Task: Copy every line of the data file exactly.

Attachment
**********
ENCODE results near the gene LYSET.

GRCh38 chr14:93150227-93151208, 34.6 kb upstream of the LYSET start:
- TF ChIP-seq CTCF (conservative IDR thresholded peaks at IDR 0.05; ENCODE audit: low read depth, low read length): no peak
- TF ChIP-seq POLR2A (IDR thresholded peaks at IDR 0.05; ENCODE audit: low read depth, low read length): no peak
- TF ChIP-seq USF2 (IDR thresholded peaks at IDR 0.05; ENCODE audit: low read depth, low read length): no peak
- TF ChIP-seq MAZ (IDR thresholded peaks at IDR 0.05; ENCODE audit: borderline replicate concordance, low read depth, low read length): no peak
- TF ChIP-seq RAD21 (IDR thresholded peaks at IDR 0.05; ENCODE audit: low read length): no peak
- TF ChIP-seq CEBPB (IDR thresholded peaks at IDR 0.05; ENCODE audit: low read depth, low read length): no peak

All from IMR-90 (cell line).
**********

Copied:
ENCODE results near the gene LYSET.

GRCh38 chr14:93150227-93151208, 34.6 kb upstream of the LYSET start:
- TF ChIP-seq CTCF (conservative IDR thresholded peaks at IDR 0.05; ENCODE audit: low read depth, low read length): no peak
- TF ChIP-seq POLR2A (IDR thresholded peaks at IDR 0.05; ENCODE audit: low read depth, low read length): no peak
- TF ChIP-seq USF2 (IDR thresholded peaks at IDR 0.05; ENCODE audit: low read depth, low read length): no peak
- TF ChIP-seq MAZ (IDR thresholded peaks at IDR 0.05; ENCODE audit: borderline replicate concordance, low read depth, low read length): no peak
- TF ChIP-seq RAD21 (IDR thresholded peaks at IDR 0.05; ENCODE audit: low read length): no peak
- TF ChIP-seq CEBPB (IDR thresholded peaks at IDR 0.05; ENCODE audit: low read depth, low read length): no peak

All from IMR-90 (cell line).